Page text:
Minerals of the English Midlands

Specimens from the Worcester City Museum Collection are figured in a new book – Minerals of the English Midlands by Roy Starkey. Museums Worcestershire asks all collections researchers to share an outline of their research on this website, in our spirit of open research.

The mineral wealth of the English Midlands has been exploited for centuries – lead, copper, zinc, and to a lesser extent silver, have all been worked. Deposits of coal, iron ore and limestone powered the Industrial Revolution, providing the raw materials for such visionaries as Sir Richard Arkwright, Matthew Boulton, James Watt, William Murdoch and Josiah Wedgwood.

Halite, Stoke Prior, Worcestershire. WOSMG 1987-128.G1559 100 x 65 x 30 mm

In Worcestershire, the extraction of salt from brine has been of considerable historical importance at Droitwich and Stoke Prior, and the book features a fascinating account of the local salt industry with many archive images.

A lecture, delivered by Dr Charles Hastings, to the Worcestershire Natural History Society, and later published in The Analyst, provides an account of the history of discovery and early geological understanding of the Worcestershire salt deposits, and working of brine.

Hastings, a local medical practitioner and keen amateur naturalist, was the founder of the British Medical Association. He also established the Museum of the Worcester Natural History Society in 1833, the fore-runner of the present City Museum. Of particular interest is Hastings’ assertion that rock salt was mined at Stoke Prior, and this led the author, Roy Starkey, to examine the collections in Worcester Museum. Three convincing specimens recorded as being from the Worcestershire halite deposits were identified in the collection.

Halite, Stoke Prior, Worcestershire. WOSMG 1987-128.G1554b 50 x 50 x 25 mm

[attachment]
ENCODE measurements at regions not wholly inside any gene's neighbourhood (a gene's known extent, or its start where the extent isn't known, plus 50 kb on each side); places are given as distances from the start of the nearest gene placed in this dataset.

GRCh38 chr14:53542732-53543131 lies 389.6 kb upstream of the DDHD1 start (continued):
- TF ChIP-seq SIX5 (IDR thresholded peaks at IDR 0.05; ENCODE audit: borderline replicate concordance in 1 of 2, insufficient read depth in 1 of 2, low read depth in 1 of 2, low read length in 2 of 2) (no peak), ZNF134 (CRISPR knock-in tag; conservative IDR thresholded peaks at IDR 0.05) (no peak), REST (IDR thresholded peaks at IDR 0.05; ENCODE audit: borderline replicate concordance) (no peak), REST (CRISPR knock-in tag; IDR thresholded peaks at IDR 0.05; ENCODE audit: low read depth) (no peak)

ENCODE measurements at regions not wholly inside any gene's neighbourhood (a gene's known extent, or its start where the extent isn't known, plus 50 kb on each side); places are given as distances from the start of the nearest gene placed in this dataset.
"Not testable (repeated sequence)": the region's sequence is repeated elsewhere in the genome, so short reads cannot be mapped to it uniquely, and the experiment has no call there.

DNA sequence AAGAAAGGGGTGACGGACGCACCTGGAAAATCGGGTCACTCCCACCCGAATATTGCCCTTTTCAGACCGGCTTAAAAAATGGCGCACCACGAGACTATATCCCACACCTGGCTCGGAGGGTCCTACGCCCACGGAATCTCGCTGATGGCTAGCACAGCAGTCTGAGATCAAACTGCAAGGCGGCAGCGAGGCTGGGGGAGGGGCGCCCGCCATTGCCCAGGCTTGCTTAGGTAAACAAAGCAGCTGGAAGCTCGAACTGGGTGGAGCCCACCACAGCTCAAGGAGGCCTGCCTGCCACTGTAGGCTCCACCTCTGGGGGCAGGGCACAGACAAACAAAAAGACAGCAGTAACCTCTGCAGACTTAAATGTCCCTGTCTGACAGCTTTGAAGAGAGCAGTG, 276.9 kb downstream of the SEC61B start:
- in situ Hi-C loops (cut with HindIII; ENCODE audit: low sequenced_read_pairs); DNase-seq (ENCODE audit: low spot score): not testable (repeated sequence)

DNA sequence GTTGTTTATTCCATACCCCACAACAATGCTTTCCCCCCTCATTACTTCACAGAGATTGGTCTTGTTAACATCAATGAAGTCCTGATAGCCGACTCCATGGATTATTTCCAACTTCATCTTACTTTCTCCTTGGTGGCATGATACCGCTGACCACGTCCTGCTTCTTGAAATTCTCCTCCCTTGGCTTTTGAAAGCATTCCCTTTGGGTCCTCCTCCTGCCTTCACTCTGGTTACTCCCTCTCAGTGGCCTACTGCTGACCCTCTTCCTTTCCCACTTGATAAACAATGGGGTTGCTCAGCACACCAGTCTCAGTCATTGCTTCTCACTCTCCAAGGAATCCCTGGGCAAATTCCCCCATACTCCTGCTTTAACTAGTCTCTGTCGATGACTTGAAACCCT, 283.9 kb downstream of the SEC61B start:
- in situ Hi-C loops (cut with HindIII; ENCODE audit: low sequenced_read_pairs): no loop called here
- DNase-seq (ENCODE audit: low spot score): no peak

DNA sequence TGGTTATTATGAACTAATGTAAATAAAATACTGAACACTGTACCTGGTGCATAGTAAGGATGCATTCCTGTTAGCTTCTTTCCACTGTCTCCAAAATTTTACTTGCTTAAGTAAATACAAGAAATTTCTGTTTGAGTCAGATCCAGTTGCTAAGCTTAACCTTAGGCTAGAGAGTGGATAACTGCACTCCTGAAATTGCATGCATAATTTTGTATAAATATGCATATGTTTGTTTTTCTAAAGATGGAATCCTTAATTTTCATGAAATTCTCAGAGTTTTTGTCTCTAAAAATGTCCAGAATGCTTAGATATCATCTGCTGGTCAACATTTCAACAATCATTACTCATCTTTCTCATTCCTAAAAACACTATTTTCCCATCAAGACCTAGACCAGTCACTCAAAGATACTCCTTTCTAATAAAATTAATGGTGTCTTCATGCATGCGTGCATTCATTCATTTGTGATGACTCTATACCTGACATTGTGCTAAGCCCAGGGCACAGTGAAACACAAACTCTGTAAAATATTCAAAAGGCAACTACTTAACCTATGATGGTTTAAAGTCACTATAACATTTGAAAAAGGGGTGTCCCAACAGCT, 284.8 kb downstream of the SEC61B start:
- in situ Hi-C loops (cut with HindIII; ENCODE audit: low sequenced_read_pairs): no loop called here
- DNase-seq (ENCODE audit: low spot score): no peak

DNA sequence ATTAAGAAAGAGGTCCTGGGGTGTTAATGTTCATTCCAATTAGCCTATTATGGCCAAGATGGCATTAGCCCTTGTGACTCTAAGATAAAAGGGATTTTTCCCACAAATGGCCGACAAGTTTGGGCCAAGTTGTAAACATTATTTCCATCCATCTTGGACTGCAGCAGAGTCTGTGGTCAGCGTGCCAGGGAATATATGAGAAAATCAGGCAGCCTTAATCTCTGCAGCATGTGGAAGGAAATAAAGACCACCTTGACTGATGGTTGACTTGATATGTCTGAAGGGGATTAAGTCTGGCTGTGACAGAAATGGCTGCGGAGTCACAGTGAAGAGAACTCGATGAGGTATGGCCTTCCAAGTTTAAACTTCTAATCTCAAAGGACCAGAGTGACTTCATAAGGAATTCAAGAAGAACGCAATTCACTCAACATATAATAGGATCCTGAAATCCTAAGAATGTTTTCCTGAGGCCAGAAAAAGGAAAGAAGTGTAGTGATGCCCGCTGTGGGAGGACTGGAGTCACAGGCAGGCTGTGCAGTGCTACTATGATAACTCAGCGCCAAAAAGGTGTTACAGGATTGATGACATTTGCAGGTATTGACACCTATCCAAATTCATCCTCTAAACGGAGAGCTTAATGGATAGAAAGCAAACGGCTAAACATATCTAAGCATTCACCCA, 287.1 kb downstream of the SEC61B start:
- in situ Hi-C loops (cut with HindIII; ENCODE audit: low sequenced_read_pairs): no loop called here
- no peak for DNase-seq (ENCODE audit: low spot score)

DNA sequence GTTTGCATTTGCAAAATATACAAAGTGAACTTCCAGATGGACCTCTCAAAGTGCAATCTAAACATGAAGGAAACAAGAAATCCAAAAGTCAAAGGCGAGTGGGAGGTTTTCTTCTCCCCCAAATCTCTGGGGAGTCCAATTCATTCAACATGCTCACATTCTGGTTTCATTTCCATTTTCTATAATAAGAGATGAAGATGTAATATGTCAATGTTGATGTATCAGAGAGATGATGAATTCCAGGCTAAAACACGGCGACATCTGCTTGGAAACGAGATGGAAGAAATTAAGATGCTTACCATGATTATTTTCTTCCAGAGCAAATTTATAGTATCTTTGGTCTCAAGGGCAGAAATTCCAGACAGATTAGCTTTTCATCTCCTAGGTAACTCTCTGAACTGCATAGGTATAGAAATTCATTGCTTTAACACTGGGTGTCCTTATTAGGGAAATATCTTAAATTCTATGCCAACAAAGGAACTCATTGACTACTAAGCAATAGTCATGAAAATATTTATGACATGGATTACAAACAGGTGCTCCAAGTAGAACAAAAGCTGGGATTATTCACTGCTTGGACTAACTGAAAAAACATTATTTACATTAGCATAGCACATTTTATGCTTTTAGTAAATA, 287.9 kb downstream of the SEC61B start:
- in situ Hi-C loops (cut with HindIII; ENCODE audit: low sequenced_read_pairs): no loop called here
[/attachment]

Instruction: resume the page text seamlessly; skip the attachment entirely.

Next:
The Midlands has produced a wide range of interesting mineral specimens. Examples of these are to be found in local and regional museum collections, and especially at the Natural History Museum in London. However, such was the importance of Britain in the development of mineralogy as a science that specimens from the English Midlands are to be seen in collections all over the world. Minerals such as phosgenite, matlockite and mottramite are recognised as having been first described from the English Midlands. The hard rock quarrying industry of Leicestershire means that fresh exposures are constantly being created, and new mineralogical discoveries continue to be made today.

Halite, Stoke Prior, Worcestershire. WOSMG 1987-128.G1554a 60 x 40 x 18 mm

Roy Starkey can be contacted here, where you can also purchase a copy of his book.

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Stewards Chemist Shop – Prescription Book

Stewards Chemist shop was rescued by Worcester City Museum in 1974, opening its doors to the visiting public in 1978. The shop came equipped with a host of pharmaceutical tools, chemicals and other working stock. Amongst these items were a number of Prescription Books.

These books provide a fascinating record of the ailments treated by the chemists over its long history, and the types of remedies used to combat them. The pages displayed in this photograph show entries written on 30 June 1948, 70 years ago today.

Dexedrine, a stimulant used today to treat ADHD and certain sleeping disorders, can be seen at the top right. Pethidine, a strong opioid used to treat severe pain, can be seen mid-way down the right-hand page. This was first created in 1939 and was a favoured treatment of doctors throughout the 20th century, despite since being found to be highly addictive. Phenobarbital is also listed – this barbiturate is still used as anti-seizure medication, over 100 years after its discovery in 1912.